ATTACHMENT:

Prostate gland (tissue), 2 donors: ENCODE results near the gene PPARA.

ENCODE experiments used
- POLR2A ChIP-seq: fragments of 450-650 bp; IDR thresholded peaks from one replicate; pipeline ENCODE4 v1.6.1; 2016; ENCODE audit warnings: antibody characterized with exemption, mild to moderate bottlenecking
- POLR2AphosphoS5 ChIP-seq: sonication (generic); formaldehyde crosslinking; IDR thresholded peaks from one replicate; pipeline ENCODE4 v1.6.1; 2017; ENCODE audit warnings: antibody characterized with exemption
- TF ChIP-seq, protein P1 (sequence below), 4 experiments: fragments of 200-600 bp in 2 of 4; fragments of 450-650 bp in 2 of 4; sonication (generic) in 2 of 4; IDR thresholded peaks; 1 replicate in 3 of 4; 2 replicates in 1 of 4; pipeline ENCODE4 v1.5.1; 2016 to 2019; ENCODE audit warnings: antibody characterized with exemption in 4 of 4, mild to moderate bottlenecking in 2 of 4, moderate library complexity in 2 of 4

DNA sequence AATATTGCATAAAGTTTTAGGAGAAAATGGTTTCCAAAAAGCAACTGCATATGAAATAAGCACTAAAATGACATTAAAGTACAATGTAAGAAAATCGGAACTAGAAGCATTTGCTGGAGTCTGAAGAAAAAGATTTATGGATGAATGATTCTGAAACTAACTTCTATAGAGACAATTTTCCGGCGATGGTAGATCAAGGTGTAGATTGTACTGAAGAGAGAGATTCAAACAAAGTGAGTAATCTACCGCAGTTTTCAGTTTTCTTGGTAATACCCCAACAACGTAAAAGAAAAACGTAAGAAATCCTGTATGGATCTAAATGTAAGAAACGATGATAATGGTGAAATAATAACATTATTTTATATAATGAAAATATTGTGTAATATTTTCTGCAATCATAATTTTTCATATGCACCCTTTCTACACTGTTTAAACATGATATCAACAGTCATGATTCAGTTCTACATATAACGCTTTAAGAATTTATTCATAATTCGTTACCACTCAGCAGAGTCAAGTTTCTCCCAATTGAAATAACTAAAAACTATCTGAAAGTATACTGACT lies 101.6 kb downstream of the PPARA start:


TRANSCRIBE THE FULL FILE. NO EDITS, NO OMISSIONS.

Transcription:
Prostate gland (tissue), 2 donors: ENCODE results near the gene PPARA.

ENCODE experiments used
- POLR2A ChIP-seq: fragments of 450-650 bp; IDR thresholded peaks from one replicate; pipeline ENCODE4 v1.6.1; 2016; ENCODE audit warnings: antibody characterized with exemption, mild to moderate bottlenecking
- POLR2AphosphoS5 ChIP-seq: sonication (generic); formaldehyde crosslinking; IDR thresholded peaks from one replicate; pipeline ENCODE4 v1.6.1; 2017; ENCODE audit warnings: antibody characterized with exemption
- TF ChIP-seq, protein P1 (sequence below), 4 experiments: fragments of 200-600 bp in 2 of 4; fragments of 450-650 bp in 2 of 4; sonication (generic) in 2 of 4; IDR thresholded peaks; 1 replicate in 3 of 4; 2 replicates in 1 of 4; pipeline ENCODE4 v1.5.1; 2016 to 2019; ENCODE audit warnings: antibody characterized with exemption in 4 of 4, mild to moderate bottlenecking in 2 of 4, moderate library complexity in 2 of 4

DNA sequence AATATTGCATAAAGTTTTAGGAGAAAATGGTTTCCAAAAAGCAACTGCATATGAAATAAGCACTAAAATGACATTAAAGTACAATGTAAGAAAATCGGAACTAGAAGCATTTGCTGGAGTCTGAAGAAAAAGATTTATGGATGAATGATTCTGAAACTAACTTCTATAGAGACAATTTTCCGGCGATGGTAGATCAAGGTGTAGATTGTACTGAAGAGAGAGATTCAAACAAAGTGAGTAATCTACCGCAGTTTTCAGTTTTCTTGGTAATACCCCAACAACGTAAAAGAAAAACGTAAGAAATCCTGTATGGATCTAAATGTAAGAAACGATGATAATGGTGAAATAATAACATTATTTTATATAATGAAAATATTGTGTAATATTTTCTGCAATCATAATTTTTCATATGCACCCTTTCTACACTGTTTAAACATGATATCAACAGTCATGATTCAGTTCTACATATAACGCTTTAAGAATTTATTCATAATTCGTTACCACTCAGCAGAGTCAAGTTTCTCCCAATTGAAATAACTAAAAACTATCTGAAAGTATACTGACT lies 101.6 kb downstream of the PPARA start: